University Cheating – is it an ethical delima? A surprising study links cheating and grades

March 18, 2010

Each day I receive (on-line) the Chronicle of Higher Education.  I skim what I see looking for interesting information that might be useful in my frequent presentations of university audiences.  As a business ethics speaker, as you can imagine I am often asked to speak to business majors on the ethical side of business choices, but a larger ethical question looms that affect all students.   So here’s the story…

Jeff Young wrote – Cheaters Never Win, at Least in Physics, a Professor Finds

A professor at the Massachusetts Institute of Technology devised a clever way to detect student cheating on homework in his introductory physics course—and found about 50 percent more cheating than students reported in anonymous surveys. And he discovered that frequent cheaters ended up bombing their exams.

The professor, David E. Pritchard, led a research team that analyzed student performance in an online homework system called during four different semesters. The researchers were able to measure the time spent on each question and look for suspicious work patterns. If a student took less than a minute each answering several complex questions and got them all right, for instance, the system flagged that as likely cheating. “Since one minute is insufficient time to read the problem and enter the several answers typically required, we infer that the quick-solver group is copying the answer from somewhere,” said the researchers in a paper due out today in the free online journal Physical Review Special Topics–Physics Education Research.

The interesting part of this story for most is how the study correlated the consequence between cheating students and their test grades.  Interesting stuff, but perhaps no great surprise.  If you don’t study and don’t do your homework, how could you assume that anyone would do great on tests?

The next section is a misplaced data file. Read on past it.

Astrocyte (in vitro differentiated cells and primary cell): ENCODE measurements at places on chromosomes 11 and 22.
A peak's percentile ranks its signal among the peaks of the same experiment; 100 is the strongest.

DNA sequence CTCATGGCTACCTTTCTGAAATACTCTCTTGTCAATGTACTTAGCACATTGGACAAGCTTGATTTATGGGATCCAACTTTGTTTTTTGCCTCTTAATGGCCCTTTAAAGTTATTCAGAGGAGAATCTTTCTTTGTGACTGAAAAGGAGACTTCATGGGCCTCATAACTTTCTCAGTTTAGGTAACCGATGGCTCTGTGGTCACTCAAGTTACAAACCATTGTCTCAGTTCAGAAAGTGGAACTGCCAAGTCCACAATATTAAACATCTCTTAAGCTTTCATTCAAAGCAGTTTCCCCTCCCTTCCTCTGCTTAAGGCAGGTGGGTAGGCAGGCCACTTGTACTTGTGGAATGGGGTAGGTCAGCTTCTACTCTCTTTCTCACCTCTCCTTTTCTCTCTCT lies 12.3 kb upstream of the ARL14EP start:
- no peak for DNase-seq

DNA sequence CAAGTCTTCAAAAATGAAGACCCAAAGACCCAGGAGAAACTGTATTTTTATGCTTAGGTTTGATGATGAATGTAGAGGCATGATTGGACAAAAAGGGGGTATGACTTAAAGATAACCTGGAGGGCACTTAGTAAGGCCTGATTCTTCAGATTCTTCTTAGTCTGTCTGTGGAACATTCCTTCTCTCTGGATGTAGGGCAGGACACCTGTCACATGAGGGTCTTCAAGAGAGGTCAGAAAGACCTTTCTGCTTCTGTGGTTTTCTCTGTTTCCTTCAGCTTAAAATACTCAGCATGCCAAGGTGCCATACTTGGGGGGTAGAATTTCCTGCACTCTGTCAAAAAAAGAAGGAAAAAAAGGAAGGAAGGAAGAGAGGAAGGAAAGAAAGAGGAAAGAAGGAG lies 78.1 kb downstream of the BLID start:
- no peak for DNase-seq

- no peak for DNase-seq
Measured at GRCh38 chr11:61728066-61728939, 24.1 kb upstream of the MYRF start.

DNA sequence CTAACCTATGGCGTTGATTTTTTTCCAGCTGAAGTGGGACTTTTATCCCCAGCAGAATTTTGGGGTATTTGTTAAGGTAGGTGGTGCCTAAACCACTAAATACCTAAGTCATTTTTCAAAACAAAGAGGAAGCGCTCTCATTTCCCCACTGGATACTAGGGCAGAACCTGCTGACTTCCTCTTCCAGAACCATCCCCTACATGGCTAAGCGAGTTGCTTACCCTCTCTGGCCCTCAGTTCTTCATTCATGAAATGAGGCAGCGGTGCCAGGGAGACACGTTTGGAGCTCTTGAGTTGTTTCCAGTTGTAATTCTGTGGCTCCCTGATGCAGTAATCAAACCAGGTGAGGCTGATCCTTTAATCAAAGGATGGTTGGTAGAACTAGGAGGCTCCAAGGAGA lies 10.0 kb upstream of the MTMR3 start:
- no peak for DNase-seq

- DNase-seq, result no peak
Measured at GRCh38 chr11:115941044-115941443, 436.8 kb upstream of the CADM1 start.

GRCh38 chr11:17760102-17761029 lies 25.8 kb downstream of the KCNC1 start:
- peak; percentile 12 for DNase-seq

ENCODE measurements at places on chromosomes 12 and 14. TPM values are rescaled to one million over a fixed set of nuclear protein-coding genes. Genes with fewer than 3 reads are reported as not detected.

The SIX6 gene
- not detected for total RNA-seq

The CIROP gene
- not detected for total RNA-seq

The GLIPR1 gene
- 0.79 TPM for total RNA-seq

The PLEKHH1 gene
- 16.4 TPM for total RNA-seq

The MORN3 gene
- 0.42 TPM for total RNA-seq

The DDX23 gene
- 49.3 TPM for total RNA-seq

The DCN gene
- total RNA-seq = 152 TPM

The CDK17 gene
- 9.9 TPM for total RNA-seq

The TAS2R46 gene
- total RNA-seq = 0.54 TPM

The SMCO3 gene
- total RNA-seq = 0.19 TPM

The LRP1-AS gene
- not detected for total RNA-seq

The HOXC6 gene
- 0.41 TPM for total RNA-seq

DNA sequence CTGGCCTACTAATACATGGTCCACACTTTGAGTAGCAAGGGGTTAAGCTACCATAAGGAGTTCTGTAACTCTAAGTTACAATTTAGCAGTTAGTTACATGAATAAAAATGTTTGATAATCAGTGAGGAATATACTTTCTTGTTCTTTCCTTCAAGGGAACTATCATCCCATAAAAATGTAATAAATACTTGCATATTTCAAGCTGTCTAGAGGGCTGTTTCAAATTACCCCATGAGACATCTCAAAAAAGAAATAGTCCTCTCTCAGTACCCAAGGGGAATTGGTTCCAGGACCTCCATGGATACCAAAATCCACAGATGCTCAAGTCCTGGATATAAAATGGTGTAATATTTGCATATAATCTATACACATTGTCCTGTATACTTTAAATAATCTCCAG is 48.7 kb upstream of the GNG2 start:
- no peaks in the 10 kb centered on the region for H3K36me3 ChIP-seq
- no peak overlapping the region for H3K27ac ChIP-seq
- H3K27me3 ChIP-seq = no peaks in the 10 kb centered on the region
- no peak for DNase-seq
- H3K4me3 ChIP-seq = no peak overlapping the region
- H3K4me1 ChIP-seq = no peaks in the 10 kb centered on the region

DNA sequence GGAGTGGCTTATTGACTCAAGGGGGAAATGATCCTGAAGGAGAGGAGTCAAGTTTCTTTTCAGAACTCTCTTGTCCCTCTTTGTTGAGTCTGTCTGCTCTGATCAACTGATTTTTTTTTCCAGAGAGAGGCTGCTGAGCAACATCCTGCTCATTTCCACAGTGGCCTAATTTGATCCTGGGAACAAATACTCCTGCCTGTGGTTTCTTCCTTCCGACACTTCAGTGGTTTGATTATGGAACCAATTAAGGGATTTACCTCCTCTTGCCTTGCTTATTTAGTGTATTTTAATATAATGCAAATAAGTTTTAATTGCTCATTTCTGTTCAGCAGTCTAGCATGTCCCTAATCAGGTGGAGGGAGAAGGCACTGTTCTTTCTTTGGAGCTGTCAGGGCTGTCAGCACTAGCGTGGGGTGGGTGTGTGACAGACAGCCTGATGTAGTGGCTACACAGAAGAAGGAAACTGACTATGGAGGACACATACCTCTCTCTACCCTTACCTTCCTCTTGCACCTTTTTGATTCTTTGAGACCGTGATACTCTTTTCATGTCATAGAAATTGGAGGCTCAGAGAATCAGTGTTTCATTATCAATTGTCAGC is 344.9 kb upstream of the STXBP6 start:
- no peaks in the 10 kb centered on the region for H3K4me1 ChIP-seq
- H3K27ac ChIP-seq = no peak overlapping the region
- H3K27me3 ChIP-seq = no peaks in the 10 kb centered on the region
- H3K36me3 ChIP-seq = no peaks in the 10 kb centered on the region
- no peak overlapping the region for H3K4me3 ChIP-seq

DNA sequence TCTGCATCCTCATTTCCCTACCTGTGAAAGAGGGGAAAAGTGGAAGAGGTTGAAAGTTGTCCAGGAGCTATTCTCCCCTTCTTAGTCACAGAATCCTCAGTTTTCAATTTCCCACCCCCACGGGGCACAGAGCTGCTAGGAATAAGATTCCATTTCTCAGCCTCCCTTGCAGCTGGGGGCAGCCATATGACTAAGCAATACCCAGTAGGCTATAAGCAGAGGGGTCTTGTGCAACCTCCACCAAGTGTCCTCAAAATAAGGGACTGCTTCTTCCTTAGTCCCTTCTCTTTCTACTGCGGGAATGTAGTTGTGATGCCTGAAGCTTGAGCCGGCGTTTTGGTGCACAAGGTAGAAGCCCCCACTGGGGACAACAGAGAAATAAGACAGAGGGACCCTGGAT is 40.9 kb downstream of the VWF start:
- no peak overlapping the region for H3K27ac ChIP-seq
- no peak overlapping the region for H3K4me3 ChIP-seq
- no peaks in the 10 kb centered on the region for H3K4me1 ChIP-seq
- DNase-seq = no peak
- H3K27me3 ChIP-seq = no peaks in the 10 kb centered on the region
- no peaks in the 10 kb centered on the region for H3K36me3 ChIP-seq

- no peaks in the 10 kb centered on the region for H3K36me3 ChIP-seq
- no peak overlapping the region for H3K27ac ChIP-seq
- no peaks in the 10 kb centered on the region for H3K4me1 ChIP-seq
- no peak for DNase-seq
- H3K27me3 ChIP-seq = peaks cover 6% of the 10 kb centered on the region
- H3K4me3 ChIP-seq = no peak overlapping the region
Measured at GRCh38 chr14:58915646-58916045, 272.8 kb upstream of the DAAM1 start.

From my perspective the study, while interesting, revealed attitudes that showed ethical deficiencies.  When there is an ethics lapse, review will generally reveal three components – NEED, OPPORTUNITY and RATIONALIZATION.  So lets look at other parts of Mr. Young’s article and see what we can find.

Researchers found that the culprits typically copied answers from friends, by logging onto a friend’s account on the system to copy work or by getting answers via e-mail or instant message.

OPPORTUNITY – how the students cheated showed that it was not sophisticated.  Rather, the likelihood that a student will cheat is related to the ease in which one might do so.  In other words (less academically put)…if OPPORTUNITY is present, students (under pressure) will choose to cheat.

More students cheated later in the semester than in the beginning, and many students surveyed said that time pressures led them to copy a friend’s work.

Interesting … PRESSURE combined with opportunity was cited as a prime reason that students resorted to cheating.  In fact the patter is similar to those who commit white collar crime.  The fraudster is not an inherently bad person, rather, they succumb to pressure by taking OPPORTUNITY  to relieve the pressure.  In fact, the PRESSURE might be considered the NEED portion of the equation.  One might assume that if there was a reduced homework requirement (less pressure) then there would be a greater likelihood that cheating would be reduced.  Just a theory…

Either one cares less if they cheat, lie or steal OR through personal RATIONALIZATION they convert their unethical behavior into something that intellectually and/or emotionally they can deal with.  Here’s what the article says…

“If you look at the self-reported data, over half the kids think receiving unfair help is either not a big deal or trivial,” Mr. Pritchard said in an interview. Among other reasons students gave for cheating: “I knew this pretty well from my high-school physics course so it was only review,” and “not motivated to learn physics because I don’t enjoy it and it’s not needed for my major.”

Mr. Pritchard said that many professors turn a blind eye when students cheat on homework. “A lot of people are willing to forgive copying because they think those students are weaker— that they work as hard but just aren’t as able to get them,” he said. But he said their research showed that cheaters were most often those who waited until the last minute to start the work and that they copy answers before even trying the problems.


If you wish to reduce fraud, remove one of the legs – then it can’t stand.  The same is true when it comes to cheating in school.  Whether it was part of his model, in effect the professor involved removed one of the legs – HE CHANGED THE TEACHING MODEL.

The professor said he did find a way to greatly reduce cheating on homework in his class. He switched to a “studio” model of teaching, in which students sit in small groups working through tutorials on computers while professors and teaching assistants roam the room answering questions, rather than a traditional lecture. With lectures, he detected cheating on about 11 percent of homework problems, but now he detects copying on only about 3 percent of them.

Great article Mr. Young.  And for those Universities who grapple with the issues of ethics and cheating…I can see this research now becoming part of my presentation.  Somehow I think the students will get this…